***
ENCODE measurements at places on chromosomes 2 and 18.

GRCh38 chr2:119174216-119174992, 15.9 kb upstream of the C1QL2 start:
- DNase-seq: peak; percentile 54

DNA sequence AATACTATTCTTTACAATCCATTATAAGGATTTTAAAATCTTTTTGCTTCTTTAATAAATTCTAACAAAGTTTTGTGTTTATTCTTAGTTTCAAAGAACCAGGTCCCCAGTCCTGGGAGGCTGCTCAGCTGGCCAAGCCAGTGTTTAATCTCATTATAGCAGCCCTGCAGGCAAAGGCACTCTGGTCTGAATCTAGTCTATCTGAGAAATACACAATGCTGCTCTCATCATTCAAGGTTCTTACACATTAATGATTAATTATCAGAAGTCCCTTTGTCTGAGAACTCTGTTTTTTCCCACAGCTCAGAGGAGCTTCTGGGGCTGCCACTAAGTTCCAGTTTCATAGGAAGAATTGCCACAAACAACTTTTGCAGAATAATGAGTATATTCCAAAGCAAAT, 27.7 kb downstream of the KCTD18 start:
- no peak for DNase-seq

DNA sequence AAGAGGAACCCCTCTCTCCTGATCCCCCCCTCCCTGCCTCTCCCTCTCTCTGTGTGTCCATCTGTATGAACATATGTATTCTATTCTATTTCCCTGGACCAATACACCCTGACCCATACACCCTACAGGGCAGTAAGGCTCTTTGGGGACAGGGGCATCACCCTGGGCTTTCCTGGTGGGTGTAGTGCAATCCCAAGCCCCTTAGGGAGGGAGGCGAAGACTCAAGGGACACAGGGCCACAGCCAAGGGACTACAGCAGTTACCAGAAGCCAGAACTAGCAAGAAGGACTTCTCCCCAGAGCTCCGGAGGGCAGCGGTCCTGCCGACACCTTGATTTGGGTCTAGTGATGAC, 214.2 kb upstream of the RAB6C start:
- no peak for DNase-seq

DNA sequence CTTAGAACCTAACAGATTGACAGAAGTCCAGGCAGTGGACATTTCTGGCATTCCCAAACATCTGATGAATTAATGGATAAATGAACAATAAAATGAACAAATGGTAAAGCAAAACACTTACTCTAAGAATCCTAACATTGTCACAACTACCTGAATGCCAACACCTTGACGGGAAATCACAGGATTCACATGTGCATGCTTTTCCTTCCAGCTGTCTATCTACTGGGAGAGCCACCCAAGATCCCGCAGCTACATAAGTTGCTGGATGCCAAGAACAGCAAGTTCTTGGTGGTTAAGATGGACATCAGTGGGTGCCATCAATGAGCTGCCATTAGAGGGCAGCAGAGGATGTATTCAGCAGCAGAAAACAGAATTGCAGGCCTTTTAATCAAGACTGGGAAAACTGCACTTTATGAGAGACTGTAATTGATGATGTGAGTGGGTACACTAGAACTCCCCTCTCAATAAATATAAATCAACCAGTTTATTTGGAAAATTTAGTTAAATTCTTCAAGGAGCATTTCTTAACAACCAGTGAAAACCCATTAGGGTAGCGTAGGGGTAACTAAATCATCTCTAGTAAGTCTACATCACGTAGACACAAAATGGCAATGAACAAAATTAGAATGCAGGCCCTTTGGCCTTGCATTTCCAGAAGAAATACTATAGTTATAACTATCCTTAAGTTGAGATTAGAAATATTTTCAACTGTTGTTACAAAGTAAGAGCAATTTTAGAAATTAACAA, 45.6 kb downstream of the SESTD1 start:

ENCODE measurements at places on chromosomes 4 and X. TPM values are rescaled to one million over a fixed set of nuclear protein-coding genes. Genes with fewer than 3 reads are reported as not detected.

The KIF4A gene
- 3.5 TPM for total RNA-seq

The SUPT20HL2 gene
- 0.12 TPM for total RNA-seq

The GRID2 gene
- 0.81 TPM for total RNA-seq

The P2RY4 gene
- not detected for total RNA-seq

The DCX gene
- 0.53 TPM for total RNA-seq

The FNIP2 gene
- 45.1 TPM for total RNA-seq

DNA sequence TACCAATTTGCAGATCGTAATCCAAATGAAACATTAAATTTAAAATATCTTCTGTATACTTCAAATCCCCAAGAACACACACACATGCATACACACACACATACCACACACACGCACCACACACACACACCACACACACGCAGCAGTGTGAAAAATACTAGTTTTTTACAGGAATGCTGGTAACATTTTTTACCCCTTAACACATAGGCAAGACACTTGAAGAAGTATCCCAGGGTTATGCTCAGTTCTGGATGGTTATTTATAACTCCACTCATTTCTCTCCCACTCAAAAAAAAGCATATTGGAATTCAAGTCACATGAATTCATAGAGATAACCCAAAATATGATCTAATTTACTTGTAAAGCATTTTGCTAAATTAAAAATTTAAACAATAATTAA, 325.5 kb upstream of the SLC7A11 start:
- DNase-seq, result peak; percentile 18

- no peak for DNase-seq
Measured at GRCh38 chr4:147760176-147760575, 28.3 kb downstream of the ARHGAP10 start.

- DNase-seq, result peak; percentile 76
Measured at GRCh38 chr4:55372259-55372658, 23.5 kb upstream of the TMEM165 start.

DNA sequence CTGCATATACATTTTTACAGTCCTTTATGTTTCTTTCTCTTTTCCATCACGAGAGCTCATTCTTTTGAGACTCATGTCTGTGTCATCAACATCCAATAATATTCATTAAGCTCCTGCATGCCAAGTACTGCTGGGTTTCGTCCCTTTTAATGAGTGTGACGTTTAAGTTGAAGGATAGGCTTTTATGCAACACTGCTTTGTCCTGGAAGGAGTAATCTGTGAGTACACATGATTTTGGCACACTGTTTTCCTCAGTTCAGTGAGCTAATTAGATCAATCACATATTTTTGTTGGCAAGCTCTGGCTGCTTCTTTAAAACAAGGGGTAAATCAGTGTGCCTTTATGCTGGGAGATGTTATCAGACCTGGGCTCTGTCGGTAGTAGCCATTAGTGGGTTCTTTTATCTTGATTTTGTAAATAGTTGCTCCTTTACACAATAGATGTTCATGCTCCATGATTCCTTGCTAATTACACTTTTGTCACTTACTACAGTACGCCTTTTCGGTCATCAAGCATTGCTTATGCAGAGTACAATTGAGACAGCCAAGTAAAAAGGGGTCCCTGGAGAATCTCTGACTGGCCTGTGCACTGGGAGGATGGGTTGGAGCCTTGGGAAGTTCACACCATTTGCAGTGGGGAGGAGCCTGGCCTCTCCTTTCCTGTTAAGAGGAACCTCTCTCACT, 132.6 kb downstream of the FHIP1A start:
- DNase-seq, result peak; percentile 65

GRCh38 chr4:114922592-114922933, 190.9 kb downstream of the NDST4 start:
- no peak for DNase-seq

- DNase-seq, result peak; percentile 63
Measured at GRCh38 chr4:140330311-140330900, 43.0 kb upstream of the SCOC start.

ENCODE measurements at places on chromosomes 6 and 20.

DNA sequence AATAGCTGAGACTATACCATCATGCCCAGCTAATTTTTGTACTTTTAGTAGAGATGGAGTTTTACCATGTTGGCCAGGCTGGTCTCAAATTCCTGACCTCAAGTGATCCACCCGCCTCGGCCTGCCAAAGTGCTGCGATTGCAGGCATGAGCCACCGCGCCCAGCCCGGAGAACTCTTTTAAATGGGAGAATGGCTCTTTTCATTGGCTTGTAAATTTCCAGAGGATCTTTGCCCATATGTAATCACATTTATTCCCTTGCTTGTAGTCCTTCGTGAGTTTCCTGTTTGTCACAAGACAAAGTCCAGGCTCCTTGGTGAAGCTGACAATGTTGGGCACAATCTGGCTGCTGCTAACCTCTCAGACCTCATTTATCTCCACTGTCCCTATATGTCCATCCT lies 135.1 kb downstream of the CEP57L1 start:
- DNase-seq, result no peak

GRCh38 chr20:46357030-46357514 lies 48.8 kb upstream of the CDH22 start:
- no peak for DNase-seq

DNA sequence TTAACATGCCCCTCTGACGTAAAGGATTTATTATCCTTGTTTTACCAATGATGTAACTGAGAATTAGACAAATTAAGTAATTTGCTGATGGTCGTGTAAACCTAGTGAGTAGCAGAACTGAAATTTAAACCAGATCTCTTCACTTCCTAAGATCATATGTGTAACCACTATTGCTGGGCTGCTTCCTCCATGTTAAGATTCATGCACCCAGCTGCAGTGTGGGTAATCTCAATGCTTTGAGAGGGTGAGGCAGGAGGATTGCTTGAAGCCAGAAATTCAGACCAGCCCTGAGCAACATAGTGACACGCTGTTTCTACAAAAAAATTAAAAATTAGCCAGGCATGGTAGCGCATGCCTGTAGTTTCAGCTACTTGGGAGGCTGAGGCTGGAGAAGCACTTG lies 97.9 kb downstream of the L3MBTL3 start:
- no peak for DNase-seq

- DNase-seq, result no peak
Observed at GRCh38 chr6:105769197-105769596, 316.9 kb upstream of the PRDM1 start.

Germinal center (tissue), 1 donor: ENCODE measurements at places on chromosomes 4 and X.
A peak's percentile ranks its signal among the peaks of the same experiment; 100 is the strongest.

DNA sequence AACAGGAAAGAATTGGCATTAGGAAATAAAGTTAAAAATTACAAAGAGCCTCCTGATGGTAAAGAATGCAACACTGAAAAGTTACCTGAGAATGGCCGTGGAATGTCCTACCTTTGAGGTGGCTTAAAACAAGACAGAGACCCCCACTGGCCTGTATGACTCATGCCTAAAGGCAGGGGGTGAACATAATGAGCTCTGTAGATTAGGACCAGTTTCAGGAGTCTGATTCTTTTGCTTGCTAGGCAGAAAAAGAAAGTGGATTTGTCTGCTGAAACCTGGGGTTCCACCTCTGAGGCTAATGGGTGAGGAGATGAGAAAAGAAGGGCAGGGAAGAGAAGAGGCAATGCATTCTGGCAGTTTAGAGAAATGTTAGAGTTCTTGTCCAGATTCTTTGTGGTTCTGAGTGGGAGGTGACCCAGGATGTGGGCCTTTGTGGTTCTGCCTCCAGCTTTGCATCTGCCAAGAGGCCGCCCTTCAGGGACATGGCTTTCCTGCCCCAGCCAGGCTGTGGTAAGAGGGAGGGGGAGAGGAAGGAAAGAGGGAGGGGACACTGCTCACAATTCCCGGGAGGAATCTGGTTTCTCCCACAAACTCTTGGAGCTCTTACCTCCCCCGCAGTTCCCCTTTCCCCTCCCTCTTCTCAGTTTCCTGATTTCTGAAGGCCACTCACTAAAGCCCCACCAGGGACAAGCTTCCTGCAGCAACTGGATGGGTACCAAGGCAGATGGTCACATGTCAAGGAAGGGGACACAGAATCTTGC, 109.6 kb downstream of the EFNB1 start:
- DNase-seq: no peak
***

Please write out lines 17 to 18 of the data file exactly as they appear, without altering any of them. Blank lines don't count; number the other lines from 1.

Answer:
- not detected for total RNA-seq

The DCX gene